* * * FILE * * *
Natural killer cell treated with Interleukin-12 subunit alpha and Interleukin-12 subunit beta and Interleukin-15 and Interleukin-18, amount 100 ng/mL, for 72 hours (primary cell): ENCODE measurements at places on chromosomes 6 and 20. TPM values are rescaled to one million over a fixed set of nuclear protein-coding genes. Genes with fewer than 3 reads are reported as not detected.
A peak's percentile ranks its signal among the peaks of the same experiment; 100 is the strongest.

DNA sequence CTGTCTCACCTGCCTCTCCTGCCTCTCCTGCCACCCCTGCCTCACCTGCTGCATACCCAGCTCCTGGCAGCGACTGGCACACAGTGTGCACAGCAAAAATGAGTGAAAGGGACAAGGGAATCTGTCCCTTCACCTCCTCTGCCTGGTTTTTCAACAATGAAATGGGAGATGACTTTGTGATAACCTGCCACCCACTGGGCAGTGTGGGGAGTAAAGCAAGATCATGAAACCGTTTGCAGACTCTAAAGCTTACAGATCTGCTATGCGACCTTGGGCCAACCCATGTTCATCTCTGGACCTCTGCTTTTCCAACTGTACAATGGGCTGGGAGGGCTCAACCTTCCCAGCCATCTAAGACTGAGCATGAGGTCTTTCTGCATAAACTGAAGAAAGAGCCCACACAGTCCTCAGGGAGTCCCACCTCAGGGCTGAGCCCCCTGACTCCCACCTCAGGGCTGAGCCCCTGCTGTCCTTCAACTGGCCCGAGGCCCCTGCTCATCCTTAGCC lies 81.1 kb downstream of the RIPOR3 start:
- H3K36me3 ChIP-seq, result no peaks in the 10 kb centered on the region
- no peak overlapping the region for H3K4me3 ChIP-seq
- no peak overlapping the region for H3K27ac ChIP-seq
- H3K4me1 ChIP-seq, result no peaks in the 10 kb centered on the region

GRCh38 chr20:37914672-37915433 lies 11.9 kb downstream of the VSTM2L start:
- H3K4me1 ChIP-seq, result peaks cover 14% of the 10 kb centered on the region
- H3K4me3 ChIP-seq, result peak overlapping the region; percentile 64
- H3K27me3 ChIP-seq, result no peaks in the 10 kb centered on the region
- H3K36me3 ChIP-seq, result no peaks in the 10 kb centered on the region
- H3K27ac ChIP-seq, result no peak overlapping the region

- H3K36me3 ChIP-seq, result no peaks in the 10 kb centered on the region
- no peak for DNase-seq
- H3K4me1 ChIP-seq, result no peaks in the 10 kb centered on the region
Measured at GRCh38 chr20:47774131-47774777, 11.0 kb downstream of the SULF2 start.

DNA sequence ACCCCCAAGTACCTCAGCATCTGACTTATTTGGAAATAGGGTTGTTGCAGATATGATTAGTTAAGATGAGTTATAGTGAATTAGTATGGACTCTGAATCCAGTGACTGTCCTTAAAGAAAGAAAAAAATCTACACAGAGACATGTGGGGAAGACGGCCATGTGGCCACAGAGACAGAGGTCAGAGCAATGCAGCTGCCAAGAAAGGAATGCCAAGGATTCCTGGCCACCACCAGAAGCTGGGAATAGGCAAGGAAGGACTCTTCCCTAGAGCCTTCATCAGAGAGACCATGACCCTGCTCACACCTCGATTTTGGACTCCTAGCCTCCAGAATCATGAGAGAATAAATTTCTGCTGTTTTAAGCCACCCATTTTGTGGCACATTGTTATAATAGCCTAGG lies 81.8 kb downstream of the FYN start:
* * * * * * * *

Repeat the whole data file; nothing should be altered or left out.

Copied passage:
Natural killer cell treated with Interleukin-12 subunit alpha and Interleukin-12 subunit beta and Interleukin-15 and Interleukin-18, amount 100 ng/mL, for 72 hours (primary cell): ENCODE measurements at places on chromosomes 6 and 20. TPM values are rescaled to one million over a fixed set of nuclear protein-coding genes. Genes with fewer than 3 reads are reported as not detected.
A peak's percentile ranks its signal among the peaks of the same experiment; 100 is the strongest.

DNA sequence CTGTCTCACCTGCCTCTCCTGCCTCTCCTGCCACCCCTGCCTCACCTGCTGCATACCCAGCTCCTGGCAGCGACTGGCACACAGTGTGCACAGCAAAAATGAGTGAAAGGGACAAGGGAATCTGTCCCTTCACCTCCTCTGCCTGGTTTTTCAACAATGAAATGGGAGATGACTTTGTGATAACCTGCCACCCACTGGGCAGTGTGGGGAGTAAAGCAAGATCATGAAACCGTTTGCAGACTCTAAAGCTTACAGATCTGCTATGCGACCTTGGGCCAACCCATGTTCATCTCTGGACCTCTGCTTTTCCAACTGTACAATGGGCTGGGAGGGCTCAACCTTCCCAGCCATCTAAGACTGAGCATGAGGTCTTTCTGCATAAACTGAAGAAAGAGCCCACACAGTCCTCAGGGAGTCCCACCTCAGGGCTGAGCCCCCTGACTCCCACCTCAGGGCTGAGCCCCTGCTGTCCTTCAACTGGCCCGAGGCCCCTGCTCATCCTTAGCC lies 81.1 kb downstream of the RIPOR3 start:
- H3K36me3 ChIP-seq, result no peaks in the 10 kb centered on the region
- no peak overlapping the region for H3K4me3 ChIP-seq
- no peak overlapping the region for H3K27ac ChIP-seq
- H3K4me1 ChIP-seq, result no peaks in the 10 kb centered on the region

GRCh38 chr20:37914672-37915433 lies 11.9 kb downstream of the VSTM2L start:
- H3K4me1 ChIP-seq, result peaks cover 14% of the 10 kb centered on the region
- H3K4me3 ChIP-seq, result peak overlapping the region; percentile 64
- H3K27me3 ChIP-seq, result no peaks in the 10 kb centered on the region
- H3K36me3 ChIP-seq, result no peaks in the 10 kb centered on the region
- H3K27ac ChIP-seq, result no peak overlapping the region

- H3K36me3 ChIP-seq, result no peaks in the 10 kb centered on the region
- no peak for DNase-seq
- H3K4me1 ChIP-seq, result no peaks in the 10 kb centered on the region
Measured at GRCh38 chr20:47774131-47774777, 11.0 kb downstream of the SULF2 start.

DNA sequence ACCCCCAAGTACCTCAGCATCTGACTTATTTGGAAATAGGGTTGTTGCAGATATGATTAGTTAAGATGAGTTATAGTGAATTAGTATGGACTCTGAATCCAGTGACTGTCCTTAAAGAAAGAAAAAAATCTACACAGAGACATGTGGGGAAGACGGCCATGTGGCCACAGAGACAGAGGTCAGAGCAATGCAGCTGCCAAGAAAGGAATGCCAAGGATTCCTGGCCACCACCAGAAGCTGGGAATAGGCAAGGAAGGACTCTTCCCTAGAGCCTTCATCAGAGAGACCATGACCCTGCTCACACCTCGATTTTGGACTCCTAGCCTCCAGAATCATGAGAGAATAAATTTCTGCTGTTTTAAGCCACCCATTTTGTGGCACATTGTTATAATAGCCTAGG lies 81.8 kb downstream of the FYN start: